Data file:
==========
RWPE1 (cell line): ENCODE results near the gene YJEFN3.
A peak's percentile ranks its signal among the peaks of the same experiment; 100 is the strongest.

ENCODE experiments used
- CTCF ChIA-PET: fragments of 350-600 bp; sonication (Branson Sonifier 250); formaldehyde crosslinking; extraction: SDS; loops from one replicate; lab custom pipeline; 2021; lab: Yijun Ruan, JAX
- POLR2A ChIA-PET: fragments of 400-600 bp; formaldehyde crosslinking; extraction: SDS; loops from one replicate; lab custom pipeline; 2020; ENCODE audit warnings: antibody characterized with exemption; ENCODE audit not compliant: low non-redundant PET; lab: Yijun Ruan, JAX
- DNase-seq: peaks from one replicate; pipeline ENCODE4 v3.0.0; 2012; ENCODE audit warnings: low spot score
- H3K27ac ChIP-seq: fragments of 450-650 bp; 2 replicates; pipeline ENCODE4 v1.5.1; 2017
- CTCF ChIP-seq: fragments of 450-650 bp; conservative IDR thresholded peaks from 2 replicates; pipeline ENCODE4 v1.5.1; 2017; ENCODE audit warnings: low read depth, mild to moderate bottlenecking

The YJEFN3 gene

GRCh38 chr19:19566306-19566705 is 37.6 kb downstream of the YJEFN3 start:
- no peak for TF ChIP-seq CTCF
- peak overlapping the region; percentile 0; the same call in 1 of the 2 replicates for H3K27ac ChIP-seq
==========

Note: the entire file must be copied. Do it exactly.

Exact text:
RWPE1 (cell line): ENCODE results near the gene YJEFN3.
A peak's percentile ranks its signal among the peaks of the same experiment; 100 is the strongest.

ENCODE experiments used
- CTCF ChIA-PET: fragments of 350-600 bp; sonication (Branson Sonifier 250); formaldehyde crosslinking; extraction: SDS; loops from one replicate; lab custom pipeline; 2021; lab: Yijun Ruan, JAX
- POLR2A ChIA-PET: fragments of 400-600 bp; formaldehyde crosslinking; extraction: SDS; loops from one replicate; lab custom pipeline; 2020; ENCODE audit warnings: antibody characterized with exemption; ENCODE audit not compliant: low non-redundant PET; lab: Yijun Ruan, JAX
- DNase-seq: peaks from one replicate; pipeline ENCODE4 v3.0.0; 2012; ENCODE audit warnings: low spot score
- H3K27ac ChIP-seq: fragments of 450-650 bp; 2 replicates; pipeline ENCODE4 v1.5.1; 2017
- CTCF ChIP-seq: fragments of 450-650 bp; conservative IDR thresholded peaks from 2 replicates; pipeline ENCODE4 v1.5.1; 2017; ENCODE audit warnings: low read depth, mild to moderate bottlenecking

The YJEFN3 gene

GRCh38 chr19:19566306-19566705 is 37.6 kb downstream of the YJEFN3 start:
- no peak for TF ChIP-seq CTCF
- peak overlapping the region; percentile 0; the same call in 1 of the 2 replicates for H3K27ac ChIP-seq